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Church

Statement from Metropolitan Alexios on the Tragedy in Uvalde

ATLANTA – The Statement from His Eminence Metropolitan Alexios of Atlanta on the Tragedy in Uvalde, Texas follows:

Beloved in the Lord,

Χριστὸς ἀνέστη. Christ is Risen.

It is with a troubled and sorrowful heart that I greet you today in the name of our Risen Lord and Savior Jesus Christ. Like each of you, I was shocked and grieved to hear of the horrifying attack in Uvalde, Texas, which has resulted in the deaths of 19 elementary school students and 2 teachers.

In the face of such a cruel attack, there is not only shock and sadness, but also numbness. In just the last month our country has also seen attacks in Buffalo, New York, and at a church in Southern California. And after each event of terrible loss, it is only human to feel tired, distressed and hopeless.

On the Cross, when Jesus cried out, “My God, my God, why have you forsaken me?” He was quoting the 22nd Psalm, in which the Psalmist calls on God to save him. After describing his ill health, and how the world surrounds him, the Psalmist ends his prayer by saying, “For he did not despise or abhor the affliction of the afflicted; he did not hide his face from me, but heard when I cried to him” (Psalm 22:24). In this season of the Resurrection, we recall not only the joy that our Lord has brought to us by trampling down on Death, but we can also find comfort that from the Cross, He understands our pain, our struggles, our doubts, and our fears.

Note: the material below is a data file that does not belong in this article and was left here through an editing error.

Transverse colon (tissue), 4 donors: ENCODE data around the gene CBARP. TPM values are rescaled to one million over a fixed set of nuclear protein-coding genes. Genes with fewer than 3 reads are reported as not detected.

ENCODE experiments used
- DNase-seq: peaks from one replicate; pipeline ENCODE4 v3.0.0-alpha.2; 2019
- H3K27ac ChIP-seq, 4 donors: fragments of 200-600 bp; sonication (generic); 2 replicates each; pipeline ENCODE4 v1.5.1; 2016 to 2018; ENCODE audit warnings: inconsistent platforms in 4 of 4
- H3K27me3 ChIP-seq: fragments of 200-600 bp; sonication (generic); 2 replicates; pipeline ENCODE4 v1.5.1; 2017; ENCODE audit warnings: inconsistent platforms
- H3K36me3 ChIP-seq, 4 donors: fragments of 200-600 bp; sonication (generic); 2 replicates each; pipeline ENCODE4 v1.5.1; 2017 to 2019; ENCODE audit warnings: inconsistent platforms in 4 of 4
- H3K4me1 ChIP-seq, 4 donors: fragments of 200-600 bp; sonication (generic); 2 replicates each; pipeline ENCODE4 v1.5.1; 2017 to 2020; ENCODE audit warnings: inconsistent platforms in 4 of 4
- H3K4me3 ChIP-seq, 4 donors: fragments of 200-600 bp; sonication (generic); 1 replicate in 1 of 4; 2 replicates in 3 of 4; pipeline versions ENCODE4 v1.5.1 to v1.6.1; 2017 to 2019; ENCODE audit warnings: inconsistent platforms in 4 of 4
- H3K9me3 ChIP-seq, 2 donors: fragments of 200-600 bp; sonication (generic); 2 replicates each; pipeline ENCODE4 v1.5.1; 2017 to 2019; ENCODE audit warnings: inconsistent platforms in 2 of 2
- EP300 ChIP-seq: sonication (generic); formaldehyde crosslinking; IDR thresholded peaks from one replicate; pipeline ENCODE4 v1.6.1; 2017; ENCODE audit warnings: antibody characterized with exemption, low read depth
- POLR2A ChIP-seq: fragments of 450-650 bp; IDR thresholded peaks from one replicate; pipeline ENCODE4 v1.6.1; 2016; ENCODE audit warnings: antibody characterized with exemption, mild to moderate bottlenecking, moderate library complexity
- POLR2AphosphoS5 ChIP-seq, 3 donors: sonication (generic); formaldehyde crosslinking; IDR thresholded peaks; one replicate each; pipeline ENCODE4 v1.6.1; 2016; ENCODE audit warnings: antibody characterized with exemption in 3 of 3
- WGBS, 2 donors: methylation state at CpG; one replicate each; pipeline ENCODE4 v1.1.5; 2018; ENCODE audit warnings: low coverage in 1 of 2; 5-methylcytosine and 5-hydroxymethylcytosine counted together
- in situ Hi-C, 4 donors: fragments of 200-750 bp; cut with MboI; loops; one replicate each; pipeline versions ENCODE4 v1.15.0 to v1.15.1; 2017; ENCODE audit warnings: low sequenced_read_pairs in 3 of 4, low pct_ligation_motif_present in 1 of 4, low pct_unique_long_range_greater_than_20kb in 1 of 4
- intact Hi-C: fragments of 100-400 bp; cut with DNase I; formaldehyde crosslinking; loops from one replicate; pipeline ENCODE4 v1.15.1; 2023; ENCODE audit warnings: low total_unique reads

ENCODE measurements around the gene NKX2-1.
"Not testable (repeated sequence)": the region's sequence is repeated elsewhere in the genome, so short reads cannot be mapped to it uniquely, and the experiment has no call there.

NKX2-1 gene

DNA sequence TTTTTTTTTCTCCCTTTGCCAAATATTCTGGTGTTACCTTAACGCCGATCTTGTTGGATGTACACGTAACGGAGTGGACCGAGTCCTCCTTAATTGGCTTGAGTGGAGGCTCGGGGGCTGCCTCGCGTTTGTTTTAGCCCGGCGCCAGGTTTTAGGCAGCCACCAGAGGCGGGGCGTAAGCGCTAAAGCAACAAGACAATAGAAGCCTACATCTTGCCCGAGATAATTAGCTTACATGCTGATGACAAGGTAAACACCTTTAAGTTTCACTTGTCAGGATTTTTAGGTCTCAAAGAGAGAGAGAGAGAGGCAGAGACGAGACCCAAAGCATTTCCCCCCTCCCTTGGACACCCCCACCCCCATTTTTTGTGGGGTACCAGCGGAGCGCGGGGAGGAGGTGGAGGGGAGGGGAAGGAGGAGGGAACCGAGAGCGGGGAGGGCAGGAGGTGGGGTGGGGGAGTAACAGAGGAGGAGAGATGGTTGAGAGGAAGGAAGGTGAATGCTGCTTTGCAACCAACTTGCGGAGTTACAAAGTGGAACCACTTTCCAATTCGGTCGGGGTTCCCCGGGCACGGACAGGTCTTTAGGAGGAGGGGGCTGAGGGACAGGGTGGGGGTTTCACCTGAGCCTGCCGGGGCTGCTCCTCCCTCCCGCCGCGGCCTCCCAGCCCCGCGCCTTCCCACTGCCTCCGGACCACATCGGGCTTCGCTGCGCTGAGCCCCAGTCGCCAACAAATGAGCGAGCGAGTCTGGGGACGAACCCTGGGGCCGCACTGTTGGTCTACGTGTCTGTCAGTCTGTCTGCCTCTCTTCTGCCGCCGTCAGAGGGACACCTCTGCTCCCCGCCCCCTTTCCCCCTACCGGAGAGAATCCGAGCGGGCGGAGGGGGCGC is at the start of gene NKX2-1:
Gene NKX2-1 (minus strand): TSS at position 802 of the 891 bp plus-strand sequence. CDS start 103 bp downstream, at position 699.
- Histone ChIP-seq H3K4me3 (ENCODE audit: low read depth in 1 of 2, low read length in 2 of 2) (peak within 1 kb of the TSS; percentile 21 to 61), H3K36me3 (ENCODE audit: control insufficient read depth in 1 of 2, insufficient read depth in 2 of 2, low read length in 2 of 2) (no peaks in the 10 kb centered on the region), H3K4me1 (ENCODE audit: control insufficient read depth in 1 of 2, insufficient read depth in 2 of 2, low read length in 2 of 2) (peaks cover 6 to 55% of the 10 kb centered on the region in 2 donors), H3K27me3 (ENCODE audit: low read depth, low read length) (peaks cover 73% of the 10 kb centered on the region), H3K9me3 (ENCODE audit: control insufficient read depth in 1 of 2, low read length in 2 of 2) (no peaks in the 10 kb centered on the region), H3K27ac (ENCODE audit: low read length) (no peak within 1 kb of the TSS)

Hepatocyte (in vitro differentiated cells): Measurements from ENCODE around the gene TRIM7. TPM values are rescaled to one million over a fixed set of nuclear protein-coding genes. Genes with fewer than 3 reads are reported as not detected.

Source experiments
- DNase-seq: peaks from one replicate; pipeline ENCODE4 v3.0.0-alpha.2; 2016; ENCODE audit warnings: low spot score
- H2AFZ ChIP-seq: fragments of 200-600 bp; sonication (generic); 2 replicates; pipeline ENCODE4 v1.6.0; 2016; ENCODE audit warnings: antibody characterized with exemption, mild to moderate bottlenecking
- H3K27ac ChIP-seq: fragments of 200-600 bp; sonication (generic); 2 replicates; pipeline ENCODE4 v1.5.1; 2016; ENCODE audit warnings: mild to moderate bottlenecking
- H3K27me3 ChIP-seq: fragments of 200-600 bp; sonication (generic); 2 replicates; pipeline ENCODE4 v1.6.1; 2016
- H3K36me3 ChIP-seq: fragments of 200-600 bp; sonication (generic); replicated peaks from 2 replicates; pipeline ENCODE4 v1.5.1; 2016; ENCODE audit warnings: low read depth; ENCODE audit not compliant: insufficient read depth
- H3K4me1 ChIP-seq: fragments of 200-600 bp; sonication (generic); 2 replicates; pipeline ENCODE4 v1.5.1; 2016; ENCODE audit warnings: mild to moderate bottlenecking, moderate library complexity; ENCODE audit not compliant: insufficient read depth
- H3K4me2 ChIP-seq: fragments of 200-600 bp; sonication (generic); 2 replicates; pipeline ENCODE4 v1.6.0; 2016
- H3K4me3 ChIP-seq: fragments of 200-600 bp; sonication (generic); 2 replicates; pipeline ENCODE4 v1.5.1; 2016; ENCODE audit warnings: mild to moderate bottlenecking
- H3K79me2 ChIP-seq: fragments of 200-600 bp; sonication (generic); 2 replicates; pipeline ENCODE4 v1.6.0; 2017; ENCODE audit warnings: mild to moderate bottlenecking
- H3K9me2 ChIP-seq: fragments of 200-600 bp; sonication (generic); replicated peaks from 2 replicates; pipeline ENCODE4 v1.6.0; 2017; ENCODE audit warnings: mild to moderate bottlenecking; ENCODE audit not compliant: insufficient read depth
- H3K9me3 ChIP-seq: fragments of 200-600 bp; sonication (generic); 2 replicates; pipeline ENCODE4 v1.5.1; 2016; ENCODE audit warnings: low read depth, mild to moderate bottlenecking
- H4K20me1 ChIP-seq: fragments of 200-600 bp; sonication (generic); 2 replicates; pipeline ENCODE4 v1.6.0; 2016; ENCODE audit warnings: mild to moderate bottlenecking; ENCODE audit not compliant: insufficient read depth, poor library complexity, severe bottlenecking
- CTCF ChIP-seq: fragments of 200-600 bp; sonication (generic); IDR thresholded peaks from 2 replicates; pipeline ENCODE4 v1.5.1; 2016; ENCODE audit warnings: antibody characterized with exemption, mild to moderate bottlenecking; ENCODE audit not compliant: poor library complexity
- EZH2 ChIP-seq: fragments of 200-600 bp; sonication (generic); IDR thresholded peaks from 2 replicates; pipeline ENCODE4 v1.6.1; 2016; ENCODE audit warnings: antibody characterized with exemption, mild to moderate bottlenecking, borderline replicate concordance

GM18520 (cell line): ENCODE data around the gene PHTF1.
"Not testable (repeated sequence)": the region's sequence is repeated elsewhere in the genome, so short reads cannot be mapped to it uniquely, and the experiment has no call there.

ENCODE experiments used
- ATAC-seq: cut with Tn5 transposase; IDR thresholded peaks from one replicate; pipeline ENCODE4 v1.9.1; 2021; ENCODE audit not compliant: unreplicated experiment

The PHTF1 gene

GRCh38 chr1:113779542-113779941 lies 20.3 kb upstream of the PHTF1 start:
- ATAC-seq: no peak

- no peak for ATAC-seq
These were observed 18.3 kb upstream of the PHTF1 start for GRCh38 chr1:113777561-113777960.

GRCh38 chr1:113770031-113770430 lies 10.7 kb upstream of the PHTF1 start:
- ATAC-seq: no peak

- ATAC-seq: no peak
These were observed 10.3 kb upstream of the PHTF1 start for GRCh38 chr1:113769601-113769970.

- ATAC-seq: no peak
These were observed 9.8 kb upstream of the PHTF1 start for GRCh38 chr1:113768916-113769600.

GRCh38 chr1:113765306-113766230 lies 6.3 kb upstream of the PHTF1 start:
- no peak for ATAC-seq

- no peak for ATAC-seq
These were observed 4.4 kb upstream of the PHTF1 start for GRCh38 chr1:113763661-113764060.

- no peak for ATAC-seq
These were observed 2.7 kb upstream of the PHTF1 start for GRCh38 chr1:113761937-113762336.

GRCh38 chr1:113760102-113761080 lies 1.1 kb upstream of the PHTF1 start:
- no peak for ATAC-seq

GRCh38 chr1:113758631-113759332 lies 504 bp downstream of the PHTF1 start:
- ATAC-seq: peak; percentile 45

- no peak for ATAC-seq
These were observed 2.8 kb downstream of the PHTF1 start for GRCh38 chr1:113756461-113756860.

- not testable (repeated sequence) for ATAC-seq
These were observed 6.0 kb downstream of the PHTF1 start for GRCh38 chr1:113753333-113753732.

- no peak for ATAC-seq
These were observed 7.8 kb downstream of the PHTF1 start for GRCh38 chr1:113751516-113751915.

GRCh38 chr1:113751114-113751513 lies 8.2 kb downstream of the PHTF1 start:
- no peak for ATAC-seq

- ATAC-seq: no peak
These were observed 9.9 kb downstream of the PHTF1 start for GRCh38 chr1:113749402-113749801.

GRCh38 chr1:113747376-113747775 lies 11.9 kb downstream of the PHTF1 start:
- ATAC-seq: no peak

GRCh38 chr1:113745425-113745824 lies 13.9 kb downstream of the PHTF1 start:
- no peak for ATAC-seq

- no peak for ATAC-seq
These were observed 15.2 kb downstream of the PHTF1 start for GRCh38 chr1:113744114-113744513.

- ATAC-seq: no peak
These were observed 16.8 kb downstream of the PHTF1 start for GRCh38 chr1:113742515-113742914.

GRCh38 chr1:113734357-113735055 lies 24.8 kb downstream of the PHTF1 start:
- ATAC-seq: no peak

So now, let us each pray that our Lord give rest to the souls of those innocent children, that He comfort their grieving families, and that He bring renewed hope to as the survivors. Though they may have been unknown to us, all those affected are made in the image and likeness of God, and so we are called to remember them in our personal prayers. Truly, as we continue to experience events of this magnitude and sobering character, it is both good and proper to turn to God. The only other choice—continuing to drive ourselves and our society away from our Creator—is what produces such feelings of terror and helplessness, which in turn lead to horrific actions.

May our Lord bestow upon us the hope and strength to minister and support our grieving brothers and sisters. As we chant during the Great Compline, “Lord of the Powers be with us, for in times of distress we have no other help but You. Lord of the Powers, have mercy on us.”

May their memories be eternal!

+ A L E X I O S
Metropolitan of Atlanta

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